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Maybe, as Mr. Lincoln said of his Gettysburg Address, this will be little noted nor long remembered.
Then again it might be recalled, at the end of this Chase, as Jeff Gordon's great turning point, his moment of launch.
Gordon was catching Tony Stewart by a hefty tenth of a second a lap in the waning minutes of Sunday's Price Chopper 400. This was little noted, except by ESPN TV announcers, who moved on to celebrating Stewart once he had the race won.
Nor is it much remembered a day later. Second place is, as they say in NASCAR, the first loser. The story coming off the Kansas Speedway stop in the Chase is that Stewart is back in the hunt.
Gordon never said postrace, at least to the media, what drivers usually say in such situations: that he simply ran out of laps.
"We were better than Tony there at the end, but not enough," he told reporters at the track. That is, not enough to run down Stewart in the 27-lap sprint that followed the final caution.
Also, in the last handful of laps, "as I got closer to him, my car ... started getting tighter and tighter and tighter," Gordon said, "and at that point I tried searching around a little bit, but there just really wasn't anything I could do."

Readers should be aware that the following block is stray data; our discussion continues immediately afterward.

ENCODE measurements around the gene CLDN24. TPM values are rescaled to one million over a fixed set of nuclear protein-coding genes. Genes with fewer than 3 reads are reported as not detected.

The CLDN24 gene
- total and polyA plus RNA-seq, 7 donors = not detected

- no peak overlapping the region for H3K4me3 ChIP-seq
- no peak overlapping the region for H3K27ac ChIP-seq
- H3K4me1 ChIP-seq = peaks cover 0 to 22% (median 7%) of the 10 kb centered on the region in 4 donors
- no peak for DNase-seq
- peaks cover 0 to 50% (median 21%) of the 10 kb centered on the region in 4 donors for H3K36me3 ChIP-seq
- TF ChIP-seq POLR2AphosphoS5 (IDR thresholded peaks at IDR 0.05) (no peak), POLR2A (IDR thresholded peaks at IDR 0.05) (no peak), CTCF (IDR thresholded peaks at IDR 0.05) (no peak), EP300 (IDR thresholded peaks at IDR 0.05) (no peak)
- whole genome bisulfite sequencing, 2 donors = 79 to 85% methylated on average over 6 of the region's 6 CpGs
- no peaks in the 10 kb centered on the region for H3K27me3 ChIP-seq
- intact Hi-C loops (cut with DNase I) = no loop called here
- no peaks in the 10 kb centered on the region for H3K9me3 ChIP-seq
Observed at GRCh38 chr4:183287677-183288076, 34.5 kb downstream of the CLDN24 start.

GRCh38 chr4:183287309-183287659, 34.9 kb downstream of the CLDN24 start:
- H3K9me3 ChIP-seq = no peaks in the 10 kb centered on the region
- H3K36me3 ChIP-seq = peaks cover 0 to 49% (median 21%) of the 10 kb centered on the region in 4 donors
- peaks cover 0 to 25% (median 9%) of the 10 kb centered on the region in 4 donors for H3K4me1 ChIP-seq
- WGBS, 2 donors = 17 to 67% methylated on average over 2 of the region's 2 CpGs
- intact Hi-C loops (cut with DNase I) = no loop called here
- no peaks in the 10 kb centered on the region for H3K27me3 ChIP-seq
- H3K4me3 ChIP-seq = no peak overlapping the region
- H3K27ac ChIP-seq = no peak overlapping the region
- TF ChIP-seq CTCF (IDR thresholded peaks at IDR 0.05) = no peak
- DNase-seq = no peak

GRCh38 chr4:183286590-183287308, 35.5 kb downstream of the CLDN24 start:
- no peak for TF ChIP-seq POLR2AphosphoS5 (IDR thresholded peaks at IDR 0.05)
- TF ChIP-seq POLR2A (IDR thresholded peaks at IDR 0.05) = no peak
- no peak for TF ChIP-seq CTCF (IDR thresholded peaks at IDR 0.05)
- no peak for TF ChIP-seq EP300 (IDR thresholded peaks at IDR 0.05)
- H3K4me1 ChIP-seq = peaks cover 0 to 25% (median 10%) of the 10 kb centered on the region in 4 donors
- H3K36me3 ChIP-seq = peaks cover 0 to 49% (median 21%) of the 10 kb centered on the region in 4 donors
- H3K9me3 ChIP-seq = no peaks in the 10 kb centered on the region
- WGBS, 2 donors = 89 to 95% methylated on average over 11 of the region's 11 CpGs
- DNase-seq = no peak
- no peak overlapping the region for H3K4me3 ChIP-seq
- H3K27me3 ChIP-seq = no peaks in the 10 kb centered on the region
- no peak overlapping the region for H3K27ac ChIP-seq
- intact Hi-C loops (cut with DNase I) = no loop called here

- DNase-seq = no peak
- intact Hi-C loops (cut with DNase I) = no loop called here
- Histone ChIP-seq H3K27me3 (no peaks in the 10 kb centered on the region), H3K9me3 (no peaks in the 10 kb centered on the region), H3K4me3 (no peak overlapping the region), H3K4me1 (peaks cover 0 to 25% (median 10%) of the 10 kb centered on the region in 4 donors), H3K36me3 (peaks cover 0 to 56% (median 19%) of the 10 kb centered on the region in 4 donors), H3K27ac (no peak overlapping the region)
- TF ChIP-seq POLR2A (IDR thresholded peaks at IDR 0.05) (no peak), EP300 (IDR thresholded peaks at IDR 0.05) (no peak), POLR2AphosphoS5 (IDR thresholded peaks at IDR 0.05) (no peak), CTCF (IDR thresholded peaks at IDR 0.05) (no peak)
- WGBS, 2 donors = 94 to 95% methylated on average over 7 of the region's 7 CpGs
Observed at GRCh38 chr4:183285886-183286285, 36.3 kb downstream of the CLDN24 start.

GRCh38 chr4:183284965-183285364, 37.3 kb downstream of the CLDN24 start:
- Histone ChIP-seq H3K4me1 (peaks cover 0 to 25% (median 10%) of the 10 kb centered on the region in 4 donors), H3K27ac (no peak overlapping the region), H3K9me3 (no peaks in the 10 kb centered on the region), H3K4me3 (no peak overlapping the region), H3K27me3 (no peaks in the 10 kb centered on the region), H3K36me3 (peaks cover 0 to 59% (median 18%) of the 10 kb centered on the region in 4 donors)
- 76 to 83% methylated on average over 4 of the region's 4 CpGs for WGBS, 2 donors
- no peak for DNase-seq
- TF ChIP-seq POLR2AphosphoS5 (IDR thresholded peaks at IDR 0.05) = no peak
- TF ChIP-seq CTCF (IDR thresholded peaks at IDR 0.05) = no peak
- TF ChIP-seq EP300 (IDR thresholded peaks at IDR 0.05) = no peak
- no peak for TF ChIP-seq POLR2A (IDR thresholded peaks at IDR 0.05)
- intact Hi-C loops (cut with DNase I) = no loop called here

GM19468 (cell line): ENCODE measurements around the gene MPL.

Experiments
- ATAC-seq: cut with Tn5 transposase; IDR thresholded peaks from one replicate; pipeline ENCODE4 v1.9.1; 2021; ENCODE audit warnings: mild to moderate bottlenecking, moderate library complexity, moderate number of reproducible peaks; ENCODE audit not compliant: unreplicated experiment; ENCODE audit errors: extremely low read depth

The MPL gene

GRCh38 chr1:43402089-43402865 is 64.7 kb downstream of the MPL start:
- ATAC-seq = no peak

It was the dreaded "aero push" that has foiled many a pass for the lead in NASCAR for more than a decade.
"He had clean air," Gordon said of the leader. "As long as he didn't make any big mistakes, I wasn't going to catch him."
But at one instant, "he slipped coming off of [Turn] 4 and I gained on him." That was more than half a second -- huge in NASCAR. "But after that I couldn't gain any more."
But the big thing was, Gordon -- obviously, for the first time in a while -- was on the scent again, "trying to put down the best laps that I could ..."
Even more importantly, Gordon had begun the race with a car that handled so fitfully that "I was a bear on the radio because I was so mad about it," and yet crew chief Steve Letarte had kept his cool and adjusted the car all race until it was the best one at the end.
Gordon had said brightly last week that his great awakening in the Chase could come at Kansas, the first of six intermediate-size tracks in the playoffs. That was the 24 team's forte, he'd said.